Program and Curriculum


The level of competence expected from doctoral graduates is that of a scholar contributing to the advancement of the student’s chosen field. This implies three competencies: a broad knowledge of the field, a detailed understanding of current research in that field, and a sound grounding in advanced research methodologies. The curriculum is designed as a 45 credit-hour program of formal course work taken in the first two years followed by three years of research leading to the dissertation defense.


The formal coursework structure for the first two years is as follows. Students are expected to work on their dissertations during years three to five.

Fall First Year

ECON 8375

or DNSC 8397

Econometrics I
2 ECON 8301 Microeconomic Theory I
3 ECON 8305 Macroeconomic Theory I*
4 FINA 8322 Seminar in Corporate Finance
Spring First Year

ECON 8376

or DNSC 9387

Econometrics II
2 ECON 8302 Microeconomic Theory II
3 FINA 8324 Topics in Empirical Finance
4   Elective
Fall Second Year
1 FINA 8321 Seminar in Asset Pricing
2 ACCY 8001 Seminar in Accounting Theory**
3   Elective
Spring Second Year
1 FINA 8323 Seminar in Empirical Investments
2 FINA 8325 Seminar in Real Estate
3   Elective

*If Seminar in Accounting Theory I is offered in this semester, then Macroeconomic Theory is shifted to the second fall semester.
**Introduction to Financial Theory can substitute for Seminar in Accounting Theory.
***If Accounting Theory is offered in this semester, then Real Estate Seminar is shifted to the fall semester.

Additional Information

  • At least four courses on research methods are required.
  • At least one Ph.D. course outside the field is required. A Ph.D. course with a global focus is highly recommended.
  • Changes in alternative years: first-year and second-year doctoral courses alternate.

Examples of elective courses

CRN Course
ACCY 8001 Seminar in Management Accounting
ACCY 8001 Seminar: Acctg Research on Valuation & Performance-Eval. Roles of Acctg. Info.
ACCY 8001 Seminar: Empirical Research on Economics of Auditing/Marketing-Based Acctg. Research
IBUS 8361 Seminar: Knowledge & Innovation in the International Economy
IBUS 8361 Colloquium in Int’l Bus: Institutions and Development
ECON 8303 Microeconomic Theory III
ECON 8306 Macroeconomic Theory II
ECON 8307 Macroeconomic Theory III
ECON 8323-4 Monetary Theory and Policy
ECON 8341-2 Labor Economics
ECON 8345-6 Industrial Organization
ECON 8382 International Finance and Open Economy Macroeconomics
ECON 8377 Econometrics III
STAT 8281 Advanced Time Series Analysis
STAT 8262 Nonparametric Inference
STAT 8263-4 Advanced Statistics Theory
STAT 8273 Stochastic Processes


Academic Achievement

The objective of the Ph.D. program is to prepare students for academic careers at major research universities. It is expected that our graduating students will have:

  1. One or more journal publications in top-tier academic journals.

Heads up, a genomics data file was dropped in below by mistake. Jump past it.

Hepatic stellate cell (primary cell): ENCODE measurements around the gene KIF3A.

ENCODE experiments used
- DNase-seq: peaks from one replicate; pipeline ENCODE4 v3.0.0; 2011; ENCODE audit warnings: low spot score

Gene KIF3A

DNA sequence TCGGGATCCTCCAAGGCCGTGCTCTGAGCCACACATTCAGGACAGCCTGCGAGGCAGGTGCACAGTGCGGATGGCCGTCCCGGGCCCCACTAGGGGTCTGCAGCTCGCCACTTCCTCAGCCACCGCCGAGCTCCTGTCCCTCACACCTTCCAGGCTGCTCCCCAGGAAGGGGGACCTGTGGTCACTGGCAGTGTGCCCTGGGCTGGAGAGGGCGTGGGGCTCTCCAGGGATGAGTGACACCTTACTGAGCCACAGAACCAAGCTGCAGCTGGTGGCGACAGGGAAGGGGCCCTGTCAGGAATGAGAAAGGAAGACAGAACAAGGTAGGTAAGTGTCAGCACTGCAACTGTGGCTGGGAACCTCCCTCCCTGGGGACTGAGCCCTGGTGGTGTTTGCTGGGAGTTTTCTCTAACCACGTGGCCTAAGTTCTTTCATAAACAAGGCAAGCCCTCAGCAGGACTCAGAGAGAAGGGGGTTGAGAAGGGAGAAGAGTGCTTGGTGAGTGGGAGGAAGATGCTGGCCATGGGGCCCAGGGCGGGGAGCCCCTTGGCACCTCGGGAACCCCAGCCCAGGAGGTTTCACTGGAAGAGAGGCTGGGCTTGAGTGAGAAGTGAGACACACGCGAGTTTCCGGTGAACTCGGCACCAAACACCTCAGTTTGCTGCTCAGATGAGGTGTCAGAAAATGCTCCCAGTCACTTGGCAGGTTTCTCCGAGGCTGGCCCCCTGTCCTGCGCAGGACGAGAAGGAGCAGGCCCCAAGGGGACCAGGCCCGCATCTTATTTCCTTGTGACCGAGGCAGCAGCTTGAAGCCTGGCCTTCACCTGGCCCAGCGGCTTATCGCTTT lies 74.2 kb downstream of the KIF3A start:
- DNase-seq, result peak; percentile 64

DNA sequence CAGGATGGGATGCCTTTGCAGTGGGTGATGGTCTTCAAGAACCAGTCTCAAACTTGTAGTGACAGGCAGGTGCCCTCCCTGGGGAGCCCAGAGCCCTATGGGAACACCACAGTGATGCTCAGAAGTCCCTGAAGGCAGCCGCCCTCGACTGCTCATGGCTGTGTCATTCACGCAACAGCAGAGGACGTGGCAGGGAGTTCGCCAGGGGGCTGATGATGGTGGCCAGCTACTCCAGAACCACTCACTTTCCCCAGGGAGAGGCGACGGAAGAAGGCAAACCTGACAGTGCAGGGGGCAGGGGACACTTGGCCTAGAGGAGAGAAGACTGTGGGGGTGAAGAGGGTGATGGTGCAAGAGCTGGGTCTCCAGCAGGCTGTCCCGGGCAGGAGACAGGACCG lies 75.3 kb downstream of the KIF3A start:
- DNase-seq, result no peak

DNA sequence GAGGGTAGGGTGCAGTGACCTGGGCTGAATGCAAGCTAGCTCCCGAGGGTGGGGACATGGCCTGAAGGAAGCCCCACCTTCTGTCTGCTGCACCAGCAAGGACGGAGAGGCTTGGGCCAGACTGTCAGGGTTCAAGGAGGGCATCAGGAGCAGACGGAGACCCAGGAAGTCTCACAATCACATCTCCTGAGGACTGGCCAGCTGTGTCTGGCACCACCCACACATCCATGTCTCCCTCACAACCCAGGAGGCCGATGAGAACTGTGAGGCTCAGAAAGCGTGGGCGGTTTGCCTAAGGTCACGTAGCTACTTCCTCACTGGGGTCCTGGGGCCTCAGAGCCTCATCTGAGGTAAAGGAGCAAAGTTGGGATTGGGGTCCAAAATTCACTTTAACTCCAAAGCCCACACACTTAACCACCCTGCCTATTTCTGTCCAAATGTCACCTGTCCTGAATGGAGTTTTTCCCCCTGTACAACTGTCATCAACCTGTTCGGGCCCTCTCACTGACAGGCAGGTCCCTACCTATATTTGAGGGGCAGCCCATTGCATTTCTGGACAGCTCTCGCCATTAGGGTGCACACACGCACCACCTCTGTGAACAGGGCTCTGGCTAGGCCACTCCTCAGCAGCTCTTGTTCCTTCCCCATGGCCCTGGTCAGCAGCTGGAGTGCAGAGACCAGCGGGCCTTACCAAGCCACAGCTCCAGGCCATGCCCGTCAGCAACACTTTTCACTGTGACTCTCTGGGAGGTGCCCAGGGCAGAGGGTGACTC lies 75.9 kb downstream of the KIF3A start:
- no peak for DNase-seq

2. Multiple presentations at major academic conferences.
  3. Won awards for best dissertations and best papers at professional conferences.
  4. Developed effective personal networks with scholars from around the world.


Students are required to complete core course requirements, and develop a study plan in consultation with their advisory committee. Students should complete coursework during the first two years of the program.

Summer Paper

Each student is required to write a summer research paper during their first summer in the program. The summer paper must be approved and accepted by Finance Department core faculty and the GWSB Doctoral Committee. It is expected that this summer research will result in a paper that signals very high quality such as acceptance from a premier journal by the end of the fourth year of the program (continued fellowship is contingent on this result).

Second Year Comprehensive Field Exam

Performance on the major field exam is an important indicator of a student’s capacity for successful completion of the degree. Proficiency in the major field is determined by a written exam. To maintain normal progress, this exam should be taken at the end of a student’s second year. This exam must be passed by the end of the spring quarter of the student’s third year. This exam will be administered and graded by a committee.

Annual Review

Student performance is reviewed at the end of each year. The review evaluates student promise and progress, looking at course grades, written and oral capabilities, capacity for intellectual contribution, participation in the academic life of the school, and research productivity and progress. This review will include a recommendation to the Associate Dean whether the student should continue in the program and areas for improvement where needed.

Graduating Timeline

The dissertation defense must be completed in five years. In extenuating circumstances, extensions not to exceed two years may be granted by the Associate Dean in consultation with the Dissertation Committee.

Unsatisfactory Performance

Students will be withdrawn from the program if they do not meet performance expectations. All course work must be completed (with satisfactory grades) by the end of the second year, the summer paper must be approved by the end of the second year, and the comprehensive exam must be passed before the start of the third year. In extenuating circumstances, the Doctoral Committee, on the recommendation of the department, may grant extensions of up to but not exceeding one year, for the timelines above. Engagement in research activities of the department and progress toward proposal and the dissertation are critical from year three onward.